BlackRock’s acquisition of customized index provider Aperio Group, announced Monday, is set to broaden the offerings of the world’s asset manager for financial advisors. It also could help popularize an investment strategy for separately managed accounts — known as direct indexing — and shake up competition in this area, several industry experts say.
For BlackRock, the $1.05 billion acquisition is “just another bolt-on deal that adds to its capabilities, but it’s not a big mover on its own at the forefront,” said Greggory Warren, senior equity analyst at Morningstar.
More specifically, the deal adds to BlackRock’s capability of tax-managed SMAs in its model portfolio structure, which Warren says “might come in handy if personal tax rates for the wealthy go up in the near to medium term” — a possibility after Joe Biden assumes the presidency.
Aperio Group offers customized SMAs focused on after-tax performance, including accounts portfolios focused on environmental, social and governance (ESG) factors.
“ESG is a big component here, and growing, although tax efficiencies are probably the biggest driver,” said Tim Welsh, CEO and founder of Nexus Strategy.
‘Future of Investing’
Direct indexing is “truly the future of investing,” and the fund industry recognizes it, Welsh explained. “The operating basis points they get form mutual funds and ETFs are rapidly becoming irrelevant and widely expensive compared to what directing indexing can do.”
“It’s no surprise the biggest players are rushing in to buy these capabilities to protect their turf,” such as Morgan Stanley, he added. Its recent purchase of Eaton Vance includes Parametric and its direct indexing platform; the deal also creates a firm with about $4.4 trillion in total assets.
Earlier in the year, Charles Schwab acquired Motif Investing’s intellectual property and key staff. “We intend to leverage Motif’s platform to build on Schwab’s existing capabilities and help accelerate our development of thematic and direct indexing solutions for Schwab’s retail investors and RIA clients … ,” said Chief Digital Office Neesha Hathi in May.
With about $300 billion in assets, Parametric dominates the direct indexing space and has roughly 10 times Aperio’s assets, according to Ben Johnson, director of global exchange-traded fund research for Morningstar.
Schwab could eventually offer its own direct indexing product as a result of its Motif acquisition, Johnson explains.
But the overall asset level in this investment space is small, he points out. Plus, direct indexing is really a continuation of asset management’s evolution — which has moved from mutual funds to ETFs and now includes more customized ETF products.
Other direct indexing providers include Shaughnessy Asset Management’s Canvas platform, launched in September 2019, and an offering from Folio Institutional, which Goldman Sachs acquired earlier this year.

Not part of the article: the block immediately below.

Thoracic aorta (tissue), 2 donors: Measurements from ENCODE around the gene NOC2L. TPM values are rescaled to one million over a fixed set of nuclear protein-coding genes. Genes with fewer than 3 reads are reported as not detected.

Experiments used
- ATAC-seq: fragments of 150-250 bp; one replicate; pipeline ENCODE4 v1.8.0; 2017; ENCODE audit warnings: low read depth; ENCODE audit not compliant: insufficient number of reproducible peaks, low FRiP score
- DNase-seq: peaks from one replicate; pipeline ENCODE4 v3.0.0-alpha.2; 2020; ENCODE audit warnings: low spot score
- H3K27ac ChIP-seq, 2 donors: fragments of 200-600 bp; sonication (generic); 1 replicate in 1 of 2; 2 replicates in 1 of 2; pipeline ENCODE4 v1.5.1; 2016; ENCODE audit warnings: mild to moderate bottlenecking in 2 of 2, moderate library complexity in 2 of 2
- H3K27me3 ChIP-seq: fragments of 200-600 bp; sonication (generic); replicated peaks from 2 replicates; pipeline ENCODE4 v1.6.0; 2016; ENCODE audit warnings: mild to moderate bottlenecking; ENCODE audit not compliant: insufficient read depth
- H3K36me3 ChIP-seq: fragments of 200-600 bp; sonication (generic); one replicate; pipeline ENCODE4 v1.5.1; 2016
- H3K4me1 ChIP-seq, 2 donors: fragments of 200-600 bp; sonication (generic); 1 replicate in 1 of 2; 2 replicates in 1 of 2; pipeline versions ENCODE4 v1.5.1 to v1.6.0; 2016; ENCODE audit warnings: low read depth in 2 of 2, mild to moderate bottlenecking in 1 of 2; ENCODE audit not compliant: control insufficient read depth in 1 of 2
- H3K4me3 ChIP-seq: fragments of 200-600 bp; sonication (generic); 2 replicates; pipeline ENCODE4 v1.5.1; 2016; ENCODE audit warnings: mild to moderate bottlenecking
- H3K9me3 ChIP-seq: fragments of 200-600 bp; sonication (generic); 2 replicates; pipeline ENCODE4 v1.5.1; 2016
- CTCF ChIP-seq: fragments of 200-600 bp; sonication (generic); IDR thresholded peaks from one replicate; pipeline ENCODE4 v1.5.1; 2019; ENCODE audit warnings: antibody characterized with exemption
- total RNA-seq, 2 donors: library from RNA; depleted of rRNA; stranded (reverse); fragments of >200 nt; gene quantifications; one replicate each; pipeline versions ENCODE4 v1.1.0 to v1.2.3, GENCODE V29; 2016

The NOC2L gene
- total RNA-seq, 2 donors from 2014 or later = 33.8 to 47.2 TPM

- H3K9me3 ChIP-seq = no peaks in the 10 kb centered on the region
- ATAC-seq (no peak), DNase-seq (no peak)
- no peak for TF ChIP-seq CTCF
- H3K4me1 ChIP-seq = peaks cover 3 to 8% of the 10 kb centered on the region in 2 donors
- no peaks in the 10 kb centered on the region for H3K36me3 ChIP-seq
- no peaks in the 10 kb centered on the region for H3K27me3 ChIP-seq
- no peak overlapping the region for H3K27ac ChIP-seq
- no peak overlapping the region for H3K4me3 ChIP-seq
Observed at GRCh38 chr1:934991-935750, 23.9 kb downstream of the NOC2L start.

Also about a year ago, Fidelity inked a partnership with Ethic, which has a technology platform that includes customized SMAs using direct indexing to build ESG-focused portfolios. (As part of the arrangement, Fidelity took a minority equity interest in Ethic and had a contingent right to increase its equity interest under potentially favorable terms.)
Vanguard’s Next Step
Though there aren’t many direct indexing shops left to acquire, Vanguard might offer its own indexing product in the form of SMAs or even individual accounts to its high net worth clients, according to Dan Wiener, senior editor of the Independent Adviser for Vanguard Investors newsletter.
This is a market the fund giant is already targeting with its attempt to bring a fund made up of private equity funds to clients.
“When, not if, Vanguard decides to get into this business there will be another fee-war that breaks out — or maybe we’ll call it a fee-skirmish,” Wiener said.
Vanguard currently works with $6.6 trillion in global assets. Rival Fidelity has assets under administration of $8.8 trillion, including $3.5 trillion of discretionary assets.
HNW, UHNW Offerings
Compared to BlackRock’s SMAs, Aperio’s are “cleaner, targeted offering for the very high net worth … which gives Blackrock a jump start and essentially a new dedicated business unit,” explained Dave Nadig, chief investment officer and director of Research of ETF Trends and ETF Database.
A pharmaceutical executive who owns a lot of company stock, for example, could invest in an SMA that excludes pharmaceutical stocks from its index, says David Goldstone, manager of research and analytics for Backend Benchmarking, which publishes the Robo Report.
Similarly, an SMA investor who’s more interested in the environmental aspect of an investment rather than its social or governance characteristics — the “E” in ESG investing — could be attracted to a customized ESG strategy.
The acquisition of Aperio is expected to close in the first quarter of 2021. After the completion, Aperio will continue to operate as a separately branded business within BlackRock’s U.S. Wealth Advisory division.
Goldstone expects the BlackRock purchase to help popularize direct indexing strategies, especially among those investors interested in ESG investing.
“That is a trend that is slowly gaining popularity and ramped up recently, with more investment options among more mutual funds, ETFs and robo- advisors especially among the younger generation,” he explained.